12:38 Ross Hammond: Good question. School closures were advised in the spring because of a concern that this virus could become much more widespread, and more serious, than seasonal influenza. The H1N1 virus has continued to spread over the summer and early fall, which is unusual for flu--it's usually a very seasonal illness, beginning in late fall and early winter.
12:39 [Comment From Sally] how did you come up with those cost figures?
12:41 Ross Hammond: We used a variety of public data sources to look at households across the US, and try to evaluate where workers might have to be absent to care for children. For example, we looked to see if a household (a) had school-age children (b) had any adult who were not working full time (c) had access to any informal childcare or (d) had adults who could work from home. If a household had school-age children, all adults were working full time, none could work from home, and no informal child care was available, we assumed someone would have to miss work if schools were to close.
12:42 [Comment From Teresa] If schools are closed and children go to places like the mall or the movies, will this mitigate the usefulness of closing the school in the first place? What about the possibility of an uptick in daycare or other options where children will be in close proximity?
12:43 Ross Hammond: This is an important point. The potential benefit of school closures (and the main reason they are being considered as a public health measure) is to reduce social contact among children and slow the spread of the virus. But if kids who are not in school instead mix at the mall or playground, this reduces the potential benefit. In our study, we assume that school closures would also mean closure of day care centers and other kinds of formal child care.
12:44 [Comment From Dave] Have there been a lot of school closures thus far? I haven't heard of any in the DC area.
12:45 Ross Hammond: There were quite a few school closures last spring. This fall, there have been sporadic closures across the country, but nothing widespread as yet.
12:45 [Comment From Erin] How are the costs distributed? Who is most affected?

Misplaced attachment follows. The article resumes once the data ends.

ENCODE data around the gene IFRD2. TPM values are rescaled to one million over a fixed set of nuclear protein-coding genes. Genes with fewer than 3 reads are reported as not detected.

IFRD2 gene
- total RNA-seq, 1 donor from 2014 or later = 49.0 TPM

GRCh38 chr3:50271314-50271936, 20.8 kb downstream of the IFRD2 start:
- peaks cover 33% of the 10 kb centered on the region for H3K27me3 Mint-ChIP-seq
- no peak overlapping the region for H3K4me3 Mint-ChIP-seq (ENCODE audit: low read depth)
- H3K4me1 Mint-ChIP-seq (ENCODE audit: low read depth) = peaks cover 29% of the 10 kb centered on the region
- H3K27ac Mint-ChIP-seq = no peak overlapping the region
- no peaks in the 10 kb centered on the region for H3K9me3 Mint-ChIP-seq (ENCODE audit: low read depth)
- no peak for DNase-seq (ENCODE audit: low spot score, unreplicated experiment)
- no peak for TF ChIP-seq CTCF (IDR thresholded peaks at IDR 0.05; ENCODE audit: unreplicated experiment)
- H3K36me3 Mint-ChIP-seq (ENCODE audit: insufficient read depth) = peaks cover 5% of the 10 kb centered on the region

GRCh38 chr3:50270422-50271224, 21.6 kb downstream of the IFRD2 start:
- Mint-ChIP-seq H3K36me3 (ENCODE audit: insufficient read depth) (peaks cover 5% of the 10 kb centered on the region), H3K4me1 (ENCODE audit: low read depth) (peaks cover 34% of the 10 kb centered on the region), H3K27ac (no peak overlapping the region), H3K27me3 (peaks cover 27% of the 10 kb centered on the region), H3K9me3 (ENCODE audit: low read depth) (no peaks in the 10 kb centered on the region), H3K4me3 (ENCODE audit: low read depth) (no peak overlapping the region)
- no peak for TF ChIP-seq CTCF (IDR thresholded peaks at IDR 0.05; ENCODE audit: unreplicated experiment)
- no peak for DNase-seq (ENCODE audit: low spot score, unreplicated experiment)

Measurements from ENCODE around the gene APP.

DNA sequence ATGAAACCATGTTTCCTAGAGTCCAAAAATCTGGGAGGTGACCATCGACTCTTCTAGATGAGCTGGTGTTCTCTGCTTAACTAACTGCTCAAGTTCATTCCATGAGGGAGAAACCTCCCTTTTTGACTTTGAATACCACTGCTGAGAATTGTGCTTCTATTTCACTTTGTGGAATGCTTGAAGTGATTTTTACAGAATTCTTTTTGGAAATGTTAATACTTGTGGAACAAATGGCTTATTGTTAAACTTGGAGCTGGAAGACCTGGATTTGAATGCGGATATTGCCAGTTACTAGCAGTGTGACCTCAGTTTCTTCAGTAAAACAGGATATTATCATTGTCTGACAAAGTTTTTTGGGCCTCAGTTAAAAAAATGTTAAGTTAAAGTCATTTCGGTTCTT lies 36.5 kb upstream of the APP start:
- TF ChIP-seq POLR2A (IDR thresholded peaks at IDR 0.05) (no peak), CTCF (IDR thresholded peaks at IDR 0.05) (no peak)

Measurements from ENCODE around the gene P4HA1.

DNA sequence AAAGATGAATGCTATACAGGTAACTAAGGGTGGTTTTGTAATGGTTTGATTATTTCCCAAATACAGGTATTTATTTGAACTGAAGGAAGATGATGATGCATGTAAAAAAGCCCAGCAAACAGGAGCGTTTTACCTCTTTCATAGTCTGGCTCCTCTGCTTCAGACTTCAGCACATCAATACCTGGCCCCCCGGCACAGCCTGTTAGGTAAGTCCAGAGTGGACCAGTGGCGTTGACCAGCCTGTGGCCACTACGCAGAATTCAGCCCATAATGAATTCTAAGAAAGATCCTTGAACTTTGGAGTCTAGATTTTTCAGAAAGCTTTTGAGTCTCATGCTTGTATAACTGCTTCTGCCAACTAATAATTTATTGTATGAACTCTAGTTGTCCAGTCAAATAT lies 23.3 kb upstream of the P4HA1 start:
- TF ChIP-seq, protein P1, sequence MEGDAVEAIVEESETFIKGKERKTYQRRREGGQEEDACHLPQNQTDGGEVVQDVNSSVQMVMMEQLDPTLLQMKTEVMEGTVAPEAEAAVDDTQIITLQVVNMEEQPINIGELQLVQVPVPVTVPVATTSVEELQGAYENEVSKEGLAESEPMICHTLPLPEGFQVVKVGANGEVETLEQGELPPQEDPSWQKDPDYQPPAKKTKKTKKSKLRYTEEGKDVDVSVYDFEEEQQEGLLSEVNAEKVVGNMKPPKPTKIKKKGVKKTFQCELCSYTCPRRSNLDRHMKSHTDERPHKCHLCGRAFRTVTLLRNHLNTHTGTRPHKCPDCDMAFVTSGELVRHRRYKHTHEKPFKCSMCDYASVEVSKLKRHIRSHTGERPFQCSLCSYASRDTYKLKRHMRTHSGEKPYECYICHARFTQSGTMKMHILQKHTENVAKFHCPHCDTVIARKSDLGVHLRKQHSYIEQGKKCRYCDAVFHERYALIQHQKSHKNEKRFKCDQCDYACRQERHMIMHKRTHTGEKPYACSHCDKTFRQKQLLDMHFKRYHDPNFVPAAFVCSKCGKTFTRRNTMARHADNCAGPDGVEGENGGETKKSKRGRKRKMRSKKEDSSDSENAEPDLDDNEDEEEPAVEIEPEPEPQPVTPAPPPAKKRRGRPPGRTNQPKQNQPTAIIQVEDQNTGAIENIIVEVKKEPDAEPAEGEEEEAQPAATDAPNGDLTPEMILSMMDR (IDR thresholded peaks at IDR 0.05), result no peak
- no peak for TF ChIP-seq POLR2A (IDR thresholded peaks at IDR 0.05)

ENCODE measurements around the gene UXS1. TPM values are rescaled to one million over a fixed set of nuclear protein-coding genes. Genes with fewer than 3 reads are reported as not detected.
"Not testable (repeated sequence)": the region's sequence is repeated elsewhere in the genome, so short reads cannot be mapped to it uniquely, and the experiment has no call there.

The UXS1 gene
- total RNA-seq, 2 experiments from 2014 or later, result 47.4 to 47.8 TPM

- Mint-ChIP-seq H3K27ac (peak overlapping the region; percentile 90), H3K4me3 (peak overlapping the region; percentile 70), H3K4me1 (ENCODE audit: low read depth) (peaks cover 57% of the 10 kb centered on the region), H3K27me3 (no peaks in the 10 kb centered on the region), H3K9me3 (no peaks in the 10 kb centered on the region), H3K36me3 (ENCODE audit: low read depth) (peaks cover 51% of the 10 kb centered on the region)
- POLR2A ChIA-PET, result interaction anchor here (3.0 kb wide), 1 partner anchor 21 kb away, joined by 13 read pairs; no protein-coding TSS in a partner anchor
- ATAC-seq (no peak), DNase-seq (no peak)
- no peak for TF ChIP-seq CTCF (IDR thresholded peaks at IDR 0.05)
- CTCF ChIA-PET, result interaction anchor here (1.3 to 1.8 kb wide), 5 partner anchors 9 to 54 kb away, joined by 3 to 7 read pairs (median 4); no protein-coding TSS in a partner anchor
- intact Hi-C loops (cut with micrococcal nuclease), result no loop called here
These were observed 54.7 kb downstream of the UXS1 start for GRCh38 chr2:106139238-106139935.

12:47 Ross Hammond: Unfortunately, the household costs of absenteeism due to school closure could disproportionately affect low-income households. About 20% of the projected absentees in our study would come from households with no other workers, who would have no other income if their sole wage-earner misses work. These are predominantly low income households. It’s also important to bear in mind that about 30% of American workers have no paid sick leave and may not be able to afford to miss work for childcare, and that approximately 30 million children a day rely on subsidized school meals and other services (which won’t be available if schools close).
12:48 [Comment From Eric] How can the impact of closing schools on education be measured?
12:49 Ross Hammond: In addition to the immediate costs to the economy, closing schools also results in lost learning. Estimates of this cost are around $6.1 billion per week of closure.
12:49 [Comment From Lester] Do YOU think that school closures are a good idea or a bad idea? Are they worth it?
12:52 Ross Hammond: If the epidemic becomes severe, the benefits of school closure might easily outweigh all of these costs. Several recent studies evaluate the potential benefits of school closure. The purpose of our study is to provide policymakers the best available estimates on the cost side, to enable the best possible decision-making. Whether closure is worth it or not will depend on how circumstances unfold as the pandemic continues this fall. Currently, the CDC is recommending that schools close only as a last resort.
12:53 [Comment From Diane] And, for that matter, what about large workplaces? I work in an office with a really high number of cubicles with many people working in close proximity.
12:55 Ross Hammond: Workplaces are certainly also a place where the virus can spread, and businesses are being advised to explore options for telecommuting or limiting spread at work. The current data suggests that the virus especially affects young adults and school-age children, making schools a particular policy focus.